Of course there are still problems. The hardware is pretty slow, esp. when surfing to graphics-intensive web sites. I have to aggressively manage what files I keep local to the netbook given the available space. Particularly vexing is dealing with the dependency hell that is modern Linux package management. Good example is UI toolkit that I had to install for teaching purposes the other day. For one package, I had to install nearly 40 other dependent packages. It’s getting almost as bad as DLL-hell on Windows.

So, worthy experiment? Yep, I now have a usable travel machine that’s about 3 pounds lighter than the MacBook Pro I use at work. Still saving up to get a MacBook Air, tho’. And it does lend some credence to the thought that the GNOME, KDE, Windows, and Mac OS X folks have gotten complacent about the amount of resources they use when building applications.

Selah.

The C++11 standard and C++ as a teaching language

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The C++ Standards Committee recently published the 2011 update to the language standard with a large body of new features. Looking over some of the changes got me thinking again about my experiences as a software developer using the language and as an instructor teaching others how to use C++. And I’m not certain that the changes in the standard bodes well for the use of C++ as a teaching language.

A Historical Perspective

Like many who were first introduced to computers in the late 1970s and early 1980s, I learned how to hack using BASIC and assembly language, how to program using Pascal, and finally understood computer science when I grokked LISP and Smalltalk in my first run at graduate school. My introduction to C was in the late 1980s while learning to become a UNIX system administrator while working on my Master degree and C++ in my first real job writing point-of-sale software. So,like most people in my generation I’m not a native C++ speaker; most of the time I’m really thinking in C.

So, why comment now?

Part of my Ph.D. experience has involved working as a part-time instructor in our undergraduate program. Our department is very old-school in many ways; one of which is that we use C++ as our primary teaching language. And we teach C++ exactly as I learned the language 20 years ago in that we first teach imperative programming using the language as more fancy version of C and then we teach the object-oriented features. In other words, for the student’s first three or four semester we teach them that “C++ is just a better C compiler” and then dump object orientation on them when they have to also struggle with all of the theory of data structures. This brings us back to some of the features in the new language standard and how people who are taught to program in C++ in this traditional manner will never think to use them.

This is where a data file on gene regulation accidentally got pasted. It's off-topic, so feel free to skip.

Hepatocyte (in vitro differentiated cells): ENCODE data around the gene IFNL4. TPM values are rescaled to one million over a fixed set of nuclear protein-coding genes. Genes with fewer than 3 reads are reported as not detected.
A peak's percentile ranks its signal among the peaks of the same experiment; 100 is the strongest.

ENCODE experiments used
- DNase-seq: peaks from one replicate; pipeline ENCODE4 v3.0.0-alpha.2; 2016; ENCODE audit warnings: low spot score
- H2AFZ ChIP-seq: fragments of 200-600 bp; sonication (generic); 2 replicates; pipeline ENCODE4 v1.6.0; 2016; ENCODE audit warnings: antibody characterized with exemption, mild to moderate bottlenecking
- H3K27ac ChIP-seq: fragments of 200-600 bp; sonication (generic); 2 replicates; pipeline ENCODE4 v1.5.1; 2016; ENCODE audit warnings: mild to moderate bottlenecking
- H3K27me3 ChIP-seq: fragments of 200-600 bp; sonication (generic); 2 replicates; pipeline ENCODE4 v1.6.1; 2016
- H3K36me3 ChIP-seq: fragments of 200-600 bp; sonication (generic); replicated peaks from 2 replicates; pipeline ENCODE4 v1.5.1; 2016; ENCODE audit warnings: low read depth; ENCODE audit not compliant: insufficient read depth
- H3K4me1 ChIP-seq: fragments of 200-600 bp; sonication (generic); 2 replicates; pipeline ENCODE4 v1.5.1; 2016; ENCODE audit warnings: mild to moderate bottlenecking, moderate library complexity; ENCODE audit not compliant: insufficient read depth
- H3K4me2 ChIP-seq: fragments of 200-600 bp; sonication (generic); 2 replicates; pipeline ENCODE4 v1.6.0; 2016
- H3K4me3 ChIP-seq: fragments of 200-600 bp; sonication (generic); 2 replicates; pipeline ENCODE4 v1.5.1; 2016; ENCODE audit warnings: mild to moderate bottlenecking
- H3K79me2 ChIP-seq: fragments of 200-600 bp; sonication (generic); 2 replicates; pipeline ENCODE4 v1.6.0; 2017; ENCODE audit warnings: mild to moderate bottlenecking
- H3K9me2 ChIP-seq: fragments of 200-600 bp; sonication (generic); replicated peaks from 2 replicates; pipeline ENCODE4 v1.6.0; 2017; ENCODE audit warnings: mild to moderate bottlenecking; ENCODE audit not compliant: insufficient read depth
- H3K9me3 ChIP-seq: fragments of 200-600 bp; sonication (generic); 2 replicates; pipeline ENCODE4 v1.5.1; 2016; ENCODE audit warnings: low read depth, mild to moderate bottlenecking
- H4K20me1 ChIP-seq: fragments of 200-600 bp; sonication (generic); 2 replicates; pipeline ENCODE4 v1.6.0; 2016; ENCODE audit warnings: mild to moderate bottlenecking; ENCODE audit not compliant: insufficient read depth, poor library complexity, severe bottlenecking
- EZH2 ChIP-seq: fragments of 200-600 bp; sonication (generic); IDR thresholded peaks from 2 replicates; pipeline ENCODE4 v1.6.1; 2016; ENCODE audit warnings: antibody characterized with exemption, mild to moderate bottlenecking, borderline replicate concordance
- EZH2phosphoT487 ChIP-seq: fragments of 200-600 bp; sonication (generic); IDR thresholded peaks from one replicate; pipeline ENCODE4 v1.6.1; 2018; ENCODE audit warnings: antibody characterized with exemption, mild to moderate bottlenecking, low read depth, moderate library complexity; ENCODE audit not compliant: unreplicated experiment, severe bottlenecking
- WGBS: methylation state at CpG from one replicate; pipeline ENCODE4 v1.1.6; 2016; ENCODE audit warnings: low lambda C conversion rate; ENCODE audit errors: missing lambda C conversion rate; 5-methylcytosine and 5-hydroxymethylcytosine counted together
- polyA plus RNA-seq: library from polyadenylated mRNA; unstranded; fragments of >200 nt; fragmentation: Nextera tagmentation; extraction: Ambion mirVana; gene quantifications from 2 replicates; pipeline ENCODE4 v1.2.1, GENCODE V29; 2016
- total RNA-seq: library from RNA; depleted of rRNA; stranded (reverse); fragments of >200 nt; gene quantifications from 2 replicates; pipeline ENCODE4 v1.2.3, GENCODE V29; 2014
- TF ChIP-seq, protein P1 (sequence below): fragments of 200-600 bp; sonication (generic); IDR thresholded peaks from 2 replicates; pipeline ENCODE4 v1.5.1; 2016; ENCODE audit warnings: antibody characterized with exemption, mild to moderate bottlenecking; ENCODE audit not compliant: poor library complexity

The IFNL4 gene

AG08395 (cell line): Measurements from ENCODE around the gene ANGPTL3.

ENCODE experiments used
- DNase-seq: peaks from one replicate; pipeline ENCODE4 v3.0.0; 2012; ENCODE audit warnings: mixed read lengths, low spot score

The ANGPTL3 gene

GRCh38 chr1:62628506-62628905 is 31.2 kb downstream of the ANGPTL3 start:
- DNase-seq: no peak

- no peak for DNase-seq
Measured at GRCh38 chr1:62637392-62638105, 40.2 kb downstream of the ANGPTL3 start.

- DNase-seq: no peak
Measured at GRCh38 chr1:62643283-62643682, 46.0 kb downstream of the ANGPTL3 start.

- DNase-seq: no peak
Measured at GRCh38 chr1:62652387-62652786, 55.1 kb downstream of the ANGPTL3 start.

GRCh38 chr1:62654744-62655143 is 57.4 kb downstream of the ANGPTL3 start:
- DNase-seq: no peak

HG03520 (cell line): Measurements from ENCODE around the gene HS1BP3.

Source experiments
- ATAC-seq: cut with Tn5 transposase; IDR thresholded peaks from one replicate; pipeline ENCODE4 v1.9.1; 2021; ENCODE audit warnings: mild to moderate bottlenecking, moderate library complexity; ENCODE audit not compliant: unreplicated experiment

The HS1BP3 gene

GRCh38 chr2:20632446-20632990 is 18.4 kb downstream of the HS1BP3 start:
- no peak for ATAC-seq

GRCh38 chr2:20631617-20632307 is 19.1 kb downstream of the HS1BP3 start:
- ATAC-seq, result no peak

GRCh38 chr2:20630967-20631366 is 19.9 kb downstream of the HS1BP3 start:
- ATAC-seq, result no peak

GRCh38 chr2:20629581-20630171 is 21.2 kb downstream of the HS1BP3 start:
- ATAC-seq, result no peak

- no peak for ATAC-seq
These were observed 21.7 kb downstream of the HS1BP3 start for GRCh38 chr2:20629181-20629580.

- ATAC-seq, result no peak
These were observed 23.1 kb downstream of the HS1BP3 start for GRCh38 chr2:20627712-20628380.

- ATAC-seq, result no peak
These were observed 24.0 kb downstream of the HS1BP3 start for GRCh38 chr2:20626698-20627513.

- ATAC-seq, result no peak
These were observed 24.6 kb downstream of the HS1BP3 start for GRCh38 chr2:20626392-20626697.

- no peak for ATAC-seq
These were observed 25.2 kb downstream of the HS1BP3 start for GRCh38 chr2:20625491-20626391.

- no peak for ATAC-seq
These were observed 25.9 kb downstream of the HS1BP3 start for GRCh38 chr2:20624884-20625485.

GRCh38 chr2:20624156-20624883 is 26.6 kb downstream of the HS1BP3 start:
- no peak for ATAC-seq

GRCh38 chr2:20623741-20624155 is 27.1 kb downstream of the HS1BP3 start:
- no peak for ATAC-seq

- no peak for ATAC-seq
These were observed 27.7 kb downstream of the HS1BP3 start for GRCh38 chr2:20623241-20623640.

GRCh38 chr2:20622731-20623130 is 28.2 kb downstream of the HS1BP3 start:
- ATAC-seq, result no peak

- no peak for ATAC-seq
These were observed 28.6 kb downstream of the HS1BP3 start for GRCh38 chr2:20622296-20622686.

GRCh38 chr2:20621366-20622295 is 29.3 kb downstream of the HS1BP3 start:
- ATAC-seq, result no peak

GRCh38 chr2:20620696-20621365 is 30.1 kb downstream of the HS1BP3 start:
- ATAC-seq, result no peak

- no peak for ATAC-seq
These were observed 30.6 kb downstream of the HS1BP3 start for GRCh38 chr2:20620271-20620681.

So what are some of these features?

Danny Kalev is a tech blogger and consultant who served on the C++ standard committee who recently posted a blog (here) that highlighted what he considered to be important new features of the standard. Let’s take a look at a few of those features from a teaching standpoint.

Null pointers

One of the big problems with not only C++ but also C is the way one dealt with concept of null pointers. From day 1 in both languages, the concept has been that machine addresses were represented by an integral subtype with value of 0 indicating an invalid null address. This lead to many issues in programs with people being caviler about treating the integer value of zero as being the same as indicating a NULL pointer. You have to be diligent in teaching people the difference between the two concepts and how to avoid the problems that are introduced by this convention.

So the convention developed that you would define a preprocessor value called “NULL” that you set to zero to indicate you were working with a null pointer value. Eventually this macro was incorporated in the set of headers mandated by the standard. Consider an example from Kalev’s post:

void f(int); //#1
void f(char *);//#2
//C++03
f(0); //which f is called?

In both cases, very dangerous as the compiler can’t figure out which version of the overloaded function to call. Now think how to explain this concept to a neophyte programmer just learning about concepts of machine addresses, pointers, and overloaded functions.

So, the language standard introduces the concept of “nullptr”. For example, the nastiness from Kalev’s example becomes:

void f(int); //#1
void f(char *);//#2
//C++11
f(nullptr) //unambiguous, calls #2